Decision Making Under Risk and Uncertainty
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BeschreibungAs desired, the infonnation demand correspondence is single valued at equilibrium prices. Hence no planner is needed to assign infonnation allocations to individuals. Proposition 4. For any given infonnation price system p E . P (F *), almost every a E A demands a unique combined infonnation structure (although traders may be indifferent among partial infonnation sales from different information allocations, etc. ). In particular, the aggregate excess demand correspondence for net combined infonnation trades is a continuous function. Proof Uniqueness fails only if an agent can obtain the same expected utility from two or more net combined infonnation allocations. If this happens, appropriate slight perturbations of personal probability vectors destroy the equality unless the utility functions and wealth allocations were independent across states. Yet, when utilities and wealths don't depend on states in S, no infonnation to distinguish the states is desired, so that the demand for such infonnation structures must equal zero. To show the second claim, recall that if the correspondence is single valued for almost every agent, then its integral is also single valued. Finally, note that an upper hemicontinuous (by Proposition 2) correspondence which is single valued everywhere is, in fact, a continuous function.  REFERENCES Allen, Beth (1986a). "The Demand for (Differentiated) Infonnation"; Review of Economic Studies. 53. (311-323). Allen, Beth (1986b). "General Equilibrium with Infonnation Sales"; Theory and Decision. 21. (1-33). Allen, Beth (1990). "Infonnation as an Economic Commodity"; American Economic Review. 80. (268-273).
I: Expected Utility Theory: Extensions. Nontransitive Preferences and Normative Decision Theory; P.C. Fishburn. Healthy Scepticism as an Expected-Utility Evolution of the Ellsberg Paradox; J.B. Kadane. Intertemporal Risk-Aversion and Calibration Uncertaintly May Explain Violations of the Independence Axiom; R.F. Bordley, G.B. Hazen. Decision Versus Policy: An Expected Utility Resolution of the Ellsberg Paradox; G.B. Hazen. Comparative Statics for Endogenous Risk; J.F. Shogren. Deterministic Transformations: Some Comparative Statistics Results; M.B. Ormiston. Defining the Mean-Preserving Spread: 3-PT Versus 4-PT; E. Rasmusen, E. Petrakis.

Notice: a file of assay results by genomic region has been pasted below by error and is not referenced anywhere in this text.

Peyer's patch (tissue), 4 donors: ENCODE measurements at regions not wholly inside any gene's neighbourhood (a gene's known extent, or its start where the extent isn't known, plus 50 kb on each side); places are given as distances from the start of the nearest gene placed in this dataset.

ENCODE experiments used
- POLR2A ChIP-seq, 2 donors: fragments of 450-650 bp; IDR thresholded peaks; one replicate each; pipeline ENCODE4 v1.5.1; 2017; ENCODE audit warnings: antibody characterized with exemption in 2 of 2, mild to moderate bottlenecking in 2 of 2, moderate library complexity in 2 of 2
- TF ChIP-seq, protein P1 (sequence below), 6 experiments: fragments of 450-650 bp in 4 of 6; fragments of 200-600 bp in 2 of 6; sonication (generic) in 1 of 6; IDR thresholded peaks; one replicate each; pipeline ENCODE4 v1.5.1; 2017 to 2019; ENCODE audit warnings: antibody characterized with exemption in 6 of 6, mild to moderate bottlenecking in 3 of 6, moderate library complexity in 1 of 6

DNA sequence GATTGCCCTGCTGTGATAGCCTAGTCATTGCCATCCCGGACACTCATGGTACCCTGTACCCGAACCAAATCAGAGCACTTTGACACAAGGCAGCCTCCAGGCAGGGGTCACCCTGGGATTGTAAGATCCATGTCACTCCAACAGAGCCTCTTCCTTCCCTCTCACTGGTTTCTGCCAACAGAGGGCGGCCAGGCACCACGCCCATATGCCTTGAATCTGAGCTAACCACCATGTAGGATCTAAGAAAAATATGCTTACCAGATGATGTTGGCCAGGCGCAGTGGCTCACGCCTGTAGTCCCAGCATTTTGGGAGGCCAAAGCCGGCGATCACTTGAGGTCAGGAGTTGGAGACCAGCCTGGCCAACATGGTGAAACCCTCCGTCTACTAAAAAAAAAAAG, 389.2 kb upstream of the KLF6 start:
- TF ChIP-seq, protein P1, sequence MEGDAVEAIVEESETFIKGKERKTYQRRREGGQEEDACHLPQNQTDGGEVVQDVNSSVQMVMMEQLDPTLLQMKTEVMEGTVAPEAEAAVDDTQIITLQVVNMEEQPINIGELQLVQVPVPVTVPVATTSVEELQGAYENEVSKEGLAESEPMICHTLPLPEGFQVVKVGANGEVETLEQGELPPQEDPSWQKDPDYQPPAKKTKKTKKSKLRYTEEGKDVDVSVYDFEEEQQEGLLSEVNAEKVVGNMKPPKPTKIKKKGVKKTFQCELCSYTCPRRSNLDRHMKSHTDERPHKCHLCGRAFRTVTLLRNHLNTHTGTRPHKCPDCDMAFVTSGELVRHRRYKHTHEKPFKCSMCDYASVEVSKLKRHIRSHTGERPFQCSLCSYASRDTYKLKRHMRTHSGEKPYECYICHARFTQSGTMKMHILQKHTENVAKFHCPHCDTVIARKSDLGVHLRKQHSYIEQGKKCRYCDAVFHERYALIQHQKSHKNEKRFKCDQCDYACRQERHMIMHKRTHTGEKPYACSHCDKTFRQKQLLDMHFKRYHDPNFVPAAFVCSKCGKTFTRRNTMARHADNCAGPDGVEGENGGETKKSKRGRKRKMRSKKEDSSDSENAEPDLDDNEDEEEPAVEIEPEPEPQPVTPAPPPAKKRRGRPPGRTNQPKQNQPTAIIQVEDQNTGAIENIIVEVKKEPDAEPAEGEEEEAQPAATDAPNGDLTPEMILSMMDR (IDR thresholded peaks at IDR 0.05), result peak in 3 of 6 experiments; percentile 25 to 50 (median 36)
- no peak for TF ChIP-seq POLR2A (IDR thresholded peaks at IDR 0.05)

II: Expected Utility Theory: Alternatives. A Descriptive Model and a Decision Technique; O. Hagen. Risk Aversion Measures with Expected and Non-Expected Utility;
A. Montesano. Linear Lexocographic State-Depended Utility; I.H. Lavalle, P.C. Fishburg. On the Foundations of Decision Making Under Partial Information; D. Rios Insua. The Bayesian Model of Conditional Preference and Trade Under Uncertainty; T. Philipson. Consumption Style as Choice Under Risk Static Choice, Dynamic Irrationality and Crimes of Passion; J. Rothenberg.
III: Evidence from Experiments. The Effect of Explicit Probability Estimates on Violations of Subjective Expected Utility Theory in the Allais Paradox; I. Erev. Testing Alternative Representations of Behavior Under Uncertainty; G. Gigliotti,
B. Sopher. Generic Utility: Measurements of Risk Functions and their Robustness; R. Krzysztofowicz. Studies on Judgmental Probablilty Forecasting; G. Rowe, G. Wright, F. Bolger. Risk Attitude, Strength of Preference and Relative Risk Attitude: An Assessment with Multiple Indicators; A. Smidts.
IV: Information, Learning and Equilibrium. A Simple Model of Partial Information Exchange Among Individuals with Different Subjective Probabilities; B. Allen. Tests for a Reservation Wage Effect; J.C. Cox, R.L Oaxaca. Market Uncertainty and Belief Formation with a Finite Number of Events; B.R. Munier. Arbitrage, Rationality, and Equilibrium; R.F. Nau, K.F. McCardle. Adaptive Behavior in Games; P. McAllister. An Experimental Investigation of Focal Points in Coordination and Bargaining: Some Preliminary Results; J. Mehta,
C. Starmer, R. Sugden. Some Versions of Newcomb's Problem are Prisoners' Dilemmas; J.H. Sobel. Foundations for the Theory of Rational Choice with Vague Priors; K. Nehring. Public Knowledge About Indoor Radon: The Effects of Risk Communication; A. Bostrom, C.J. Atman, B. Fischoff, M.G. Morgan. Risk Perceptions and Risk Taking in the Presence of Multiple Risks; S.R. Elliott, M. McKee.
Untertitel: New Models and Empirical Findings. 1992. Auflage. Book. Sprache: Englisch.
Erscheinungsdatum: August 1992
Seitenanzahl: 272 Seiten